This study adopted a survey research design to answer the research questions of this study. The researcher selected a survey research design since primary data are collected using questionnaire from which the hypotheses were tested.
Sources of Data Collection
Primary Source of Data
These are original data collected basically for the purposes of the problem under investigation. According to Uzoagulu (1998), it contains the data originally assembled by the person who actually observed the phenomenon. Primary data mainly come from direct observation of event, manipulation of variables, contrivance of research situations including performance experiments and responses to questionnaire. Therefore, in this study data were obtained through distributed questionnaires designed for this purpose. In addition, oral interview were conducted briefly to supplement the information derived from the questionnaire. This is aimed at reducing the rigidity associated with the designed questionnaire and also to give the respondents the opportunity of supplying that information that the structured questionnaire did not accommodate.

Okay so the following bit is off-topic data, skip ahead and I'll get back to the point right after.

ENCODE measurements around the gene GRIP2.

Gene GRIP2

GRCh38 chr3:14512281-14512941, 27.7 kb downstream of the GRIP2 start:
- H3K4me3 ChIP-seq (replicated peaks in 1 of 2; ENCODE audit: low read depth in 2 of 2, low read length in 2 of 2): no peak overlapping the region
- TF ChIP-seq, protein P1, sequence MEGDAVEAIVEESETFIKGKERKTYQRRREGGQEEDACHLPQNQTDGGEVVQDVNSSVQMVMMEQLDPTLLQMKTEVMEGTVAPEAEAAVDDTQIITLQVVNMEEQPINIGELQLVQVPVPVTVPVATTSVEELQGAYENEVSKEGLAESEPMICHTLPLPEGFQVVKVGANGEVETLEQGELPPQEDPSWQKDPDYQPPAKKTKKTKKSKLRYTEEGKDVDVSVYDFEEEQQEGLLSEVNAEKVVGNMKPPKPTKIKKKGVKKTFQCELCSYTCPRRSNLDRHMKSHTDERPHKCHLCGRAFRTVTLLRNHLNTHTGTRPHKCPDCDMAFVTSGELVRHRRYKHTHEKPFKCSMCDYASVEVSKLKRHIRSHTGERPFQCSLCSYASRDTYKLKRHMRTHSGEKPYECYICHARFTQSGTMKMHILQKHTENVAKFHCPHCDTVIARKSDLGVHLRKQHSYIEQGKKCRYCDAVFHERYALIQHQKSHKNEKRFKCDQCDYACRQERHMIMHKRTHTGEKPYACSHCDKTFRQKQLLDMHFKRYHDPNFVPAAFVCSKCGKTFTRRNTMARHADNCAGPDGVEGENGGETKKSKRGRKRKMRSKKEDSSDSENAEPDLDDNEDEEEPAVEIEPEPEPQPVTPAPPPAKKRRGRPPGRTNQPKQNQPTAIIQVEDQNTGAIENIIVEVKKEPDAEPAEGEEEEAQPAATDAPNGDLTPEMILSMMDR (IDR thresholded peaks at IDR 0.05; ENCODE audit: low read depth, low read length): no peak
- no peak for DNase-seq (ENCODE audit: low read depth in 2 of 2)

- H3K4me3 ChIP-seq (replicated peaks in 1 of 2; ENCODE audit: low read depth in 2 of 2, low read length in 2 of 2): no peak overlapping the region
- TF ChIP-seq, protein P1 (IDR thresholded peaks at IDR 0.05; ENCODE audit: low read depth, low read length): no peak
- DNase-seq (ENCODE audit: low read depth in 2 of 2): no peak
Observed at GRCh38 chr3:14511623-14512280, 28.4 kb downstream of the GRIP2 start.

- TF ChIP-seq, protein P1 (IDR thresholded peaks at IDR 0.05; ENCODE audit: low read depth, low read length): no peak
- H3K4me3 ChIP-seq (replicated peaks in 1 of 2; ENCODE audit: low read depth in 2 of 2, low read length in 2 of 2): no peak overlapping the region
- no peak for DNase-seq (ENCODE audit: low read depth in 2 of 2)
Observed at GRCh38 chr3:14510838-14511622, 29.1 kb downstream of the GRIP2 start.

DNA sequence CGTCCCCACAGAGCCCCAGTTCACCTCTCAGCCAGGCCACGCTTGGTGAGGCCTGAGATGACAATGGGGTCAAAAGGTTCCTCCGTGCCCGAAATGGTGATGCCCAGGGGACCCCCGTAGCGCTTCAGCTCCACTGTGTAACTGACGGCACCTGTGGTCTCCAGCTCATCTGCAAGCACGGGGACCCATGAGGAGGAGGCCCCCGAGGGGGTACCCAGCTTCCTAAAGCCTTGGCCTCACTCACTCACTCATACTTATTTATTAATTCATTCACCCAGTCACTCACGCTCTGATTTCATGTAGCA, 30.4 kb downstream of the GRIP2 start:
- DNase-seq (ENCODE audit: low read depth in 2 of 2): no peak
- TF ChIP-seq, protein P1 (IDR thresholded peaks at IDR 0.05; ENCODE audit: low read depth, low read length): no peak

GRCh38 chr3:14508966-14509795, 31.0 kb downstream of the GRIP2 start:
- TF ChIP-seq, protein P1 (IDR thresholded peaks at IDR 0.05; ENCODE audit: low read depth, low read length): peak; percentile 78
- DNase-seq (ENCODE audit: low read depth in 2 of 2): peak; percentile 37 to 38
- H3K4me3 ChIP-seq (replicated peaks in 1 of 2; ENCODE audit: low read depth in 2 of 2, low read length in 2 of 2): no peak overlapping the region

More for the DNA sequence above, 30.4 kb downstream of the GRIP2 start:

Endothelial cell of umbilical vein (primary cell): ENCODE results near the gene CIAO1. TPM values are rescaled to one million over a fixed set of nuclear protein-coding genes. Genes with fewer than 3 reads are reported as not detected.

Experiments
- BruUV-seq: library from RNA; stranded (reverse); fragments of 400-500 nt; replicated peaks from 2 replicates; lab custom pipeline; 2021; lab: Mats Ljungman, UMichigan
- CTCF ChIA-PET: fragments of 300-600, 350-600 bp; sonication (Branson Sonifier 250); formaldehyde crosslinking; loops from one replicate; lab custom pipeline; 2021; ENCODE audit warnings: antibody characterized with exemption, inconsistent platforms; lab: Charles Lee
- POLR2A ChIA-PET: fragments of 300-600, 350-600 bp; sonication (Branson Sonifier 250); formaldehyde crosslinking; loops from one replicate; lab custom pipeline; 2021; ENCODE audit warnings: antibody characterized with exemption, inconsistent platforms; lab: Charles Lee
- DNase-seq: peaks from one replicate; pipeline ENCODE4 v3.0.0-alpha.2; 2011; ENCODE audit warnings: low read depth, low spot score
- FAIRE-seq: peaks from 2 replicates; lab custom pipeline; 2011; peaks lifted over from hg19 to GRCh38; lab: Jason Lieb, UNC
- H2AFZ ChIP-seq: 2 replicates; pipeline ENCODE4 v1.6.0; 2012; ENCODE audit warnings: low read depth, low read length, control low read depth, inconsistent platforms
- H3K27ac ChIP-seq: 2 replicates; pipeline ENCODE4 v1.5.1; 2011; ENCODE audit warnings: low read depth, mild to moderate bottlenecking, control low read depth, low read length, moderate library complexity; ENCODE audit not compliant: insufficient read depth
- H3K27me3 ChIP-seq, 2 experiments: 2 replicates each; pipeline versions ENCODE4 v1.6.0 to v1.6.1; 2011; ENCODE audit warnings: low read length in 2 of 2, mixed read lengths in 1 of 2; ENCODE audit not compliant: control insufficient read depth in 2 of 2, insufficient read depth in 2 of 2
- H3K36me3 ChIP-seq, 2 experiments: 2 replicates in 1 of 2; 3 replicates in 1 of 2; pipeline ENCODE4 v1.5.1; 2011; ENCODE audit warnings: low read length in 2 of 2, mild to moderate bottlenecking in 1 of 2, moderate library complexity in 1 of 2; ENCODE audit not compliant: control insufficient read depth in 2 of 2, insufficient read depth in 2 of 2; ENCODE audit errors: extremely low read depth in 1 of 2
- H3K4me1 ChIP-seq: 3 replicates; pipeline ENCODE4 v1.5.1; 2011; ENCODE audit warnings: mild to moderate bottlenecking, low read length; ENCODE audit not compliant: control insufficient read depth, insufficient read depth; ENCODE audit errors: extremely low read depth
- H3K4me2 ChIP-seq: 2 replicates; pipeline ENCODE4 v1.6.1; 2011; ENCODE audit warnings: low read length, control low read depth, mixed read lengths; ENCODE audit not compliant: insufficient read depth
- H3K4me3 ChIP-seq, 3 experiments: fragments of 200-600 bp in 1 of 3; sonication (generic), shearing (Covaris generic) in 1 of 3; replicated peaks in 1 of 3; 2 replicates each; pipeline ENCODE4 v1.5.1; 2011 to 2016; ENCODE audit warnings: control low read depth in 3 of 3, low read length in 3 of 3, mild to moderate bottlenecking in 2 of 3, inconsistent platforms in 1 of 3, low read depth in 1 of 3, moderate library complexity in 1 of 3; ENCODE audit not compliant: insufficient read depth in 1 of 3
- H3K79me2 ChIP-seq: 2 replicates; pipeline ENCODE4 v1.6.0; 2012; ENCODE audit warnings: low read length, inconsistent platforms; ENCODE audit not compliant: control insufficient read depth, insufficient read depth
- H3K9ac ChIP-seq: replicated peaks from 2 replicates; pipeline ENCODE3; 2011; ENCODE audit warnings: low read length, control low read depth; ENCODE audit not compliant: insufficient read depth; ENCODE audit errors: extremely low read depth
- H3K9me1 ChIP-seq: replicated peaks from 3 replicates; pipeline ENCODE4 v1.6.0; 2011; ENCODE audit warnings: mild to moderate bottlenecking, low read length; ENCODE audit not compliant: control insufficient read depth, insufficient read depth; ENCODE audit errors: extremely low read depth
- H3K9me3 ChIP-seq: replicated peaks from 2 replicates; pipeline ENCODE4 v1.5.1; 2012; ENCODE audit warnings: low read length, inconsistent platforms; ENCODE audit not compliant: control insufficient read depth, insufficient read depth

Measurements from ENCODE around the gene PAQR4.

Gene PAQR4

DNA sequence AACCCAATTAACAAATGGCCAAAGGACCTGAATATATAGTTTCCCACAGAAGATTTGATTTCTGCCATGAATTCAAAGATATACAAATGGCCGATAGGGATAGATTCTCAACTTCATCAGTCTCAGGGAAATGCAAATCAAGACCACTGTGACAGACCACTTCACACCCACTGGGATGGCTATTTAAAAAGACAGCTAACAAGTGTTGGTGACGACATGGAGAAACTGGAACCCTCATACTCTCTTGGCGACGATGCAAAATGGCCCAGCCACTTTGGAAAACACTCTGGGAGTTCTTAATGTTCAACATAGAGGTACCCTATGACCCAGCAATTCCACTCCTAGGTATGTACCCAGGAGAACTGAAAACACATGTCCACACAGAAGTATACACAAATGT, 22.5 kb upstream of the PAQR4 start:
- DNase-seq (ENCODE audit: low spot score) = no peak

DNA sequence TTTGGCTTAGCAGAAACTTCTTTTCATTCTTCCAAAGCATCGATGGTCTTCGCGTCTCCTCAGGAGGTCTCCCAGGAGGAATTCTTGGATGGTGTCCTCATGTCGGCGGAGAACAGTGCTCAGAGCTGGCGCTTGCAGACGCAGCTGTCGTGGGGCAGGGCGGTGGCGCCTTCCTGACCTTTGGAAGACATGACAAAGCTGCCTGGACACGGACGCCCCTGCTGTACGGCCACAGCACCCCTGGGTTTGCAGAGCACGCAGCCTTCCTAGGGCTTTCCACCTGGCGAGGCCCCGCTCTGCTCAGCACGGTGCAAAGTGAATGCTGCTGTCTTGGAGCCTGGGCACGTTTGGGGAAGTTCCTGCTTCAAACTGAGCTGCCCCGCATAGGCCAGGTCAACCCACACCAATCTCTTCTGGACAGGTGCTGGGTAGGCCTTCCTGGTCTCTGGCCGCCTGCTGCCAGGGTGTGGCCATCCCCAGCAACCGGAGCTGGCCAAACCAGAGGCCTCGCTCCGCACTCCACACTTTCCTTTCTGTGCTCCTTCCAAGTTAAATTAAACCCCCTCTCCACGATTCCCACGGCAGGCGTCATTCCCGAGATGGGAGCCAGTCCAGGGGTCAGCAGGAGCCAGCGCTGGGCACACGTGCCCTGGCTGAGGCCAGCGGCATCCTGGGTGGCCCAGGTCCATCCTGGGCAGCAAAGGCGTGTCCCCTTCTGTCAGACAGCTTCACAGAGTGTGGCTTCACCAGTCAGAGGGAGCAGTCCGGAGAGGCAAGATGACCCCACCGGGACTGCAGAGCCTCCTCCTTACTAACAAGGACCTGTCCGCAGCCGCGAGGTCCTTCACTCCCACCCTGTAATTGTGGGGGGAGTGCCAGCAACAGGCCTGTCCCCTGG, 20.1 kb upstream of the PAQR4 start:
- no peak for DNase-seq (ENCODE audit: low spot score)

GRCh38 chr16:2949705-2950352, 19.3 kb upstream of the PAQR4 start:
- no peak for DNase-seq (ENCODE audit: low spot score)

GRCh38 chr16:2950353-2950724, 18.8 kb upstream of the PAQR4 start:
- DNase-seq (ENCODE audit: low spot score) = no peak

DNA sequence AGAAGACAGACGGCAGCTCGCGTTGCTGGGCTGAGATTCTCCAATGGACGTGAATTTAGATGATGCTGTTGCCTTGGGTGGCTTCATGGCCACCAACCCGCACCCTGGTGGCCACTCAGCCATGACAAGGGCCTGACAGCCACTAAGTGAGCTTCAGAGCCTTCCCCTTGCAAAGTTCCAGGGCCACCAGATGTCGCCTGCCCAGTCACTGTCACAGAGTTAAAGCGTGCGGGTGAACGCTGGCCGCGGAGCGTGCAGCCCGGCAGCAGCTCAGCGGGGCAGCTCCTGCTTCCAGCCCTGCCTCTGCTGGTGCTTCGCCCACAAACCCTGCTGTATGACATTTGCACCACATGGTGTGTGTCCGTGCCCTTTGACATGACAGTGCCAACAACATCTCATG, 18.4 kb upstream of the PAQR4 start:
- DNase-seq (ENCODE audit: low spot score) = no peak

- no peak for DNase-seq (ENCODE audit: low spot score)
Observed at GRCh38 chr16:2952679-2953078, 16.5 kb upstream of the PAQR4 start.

DATA PRESENTATION AND ANALYSIS OF RESULTS
This chapter deals with the presentation, analysis and interpretation of data collected from the respondents in the course of carrying out the research. The responses were converted into scores and percentage distribution.
PRESENTATION OF DATA
This section deals with the analysis of the responses from the staff of PHCN. The researcher administered 8 copies of the questionnaire of which all the copies were returned, therefore all the copies were found useful.
ANALYSIS OF DATA
Descriptive statistics was used to summarize the demographic information and the research question in this study while the hypothesis was tested using t-test analysis
SUMMARY OF FINDINGS, CONCLUSIONS AND RECOMMENDATIONS
This chapter deals on the summary of the findings, conclusions of the study, recommendation, suggestions for further studies.
SUMMARY OF FINDINGS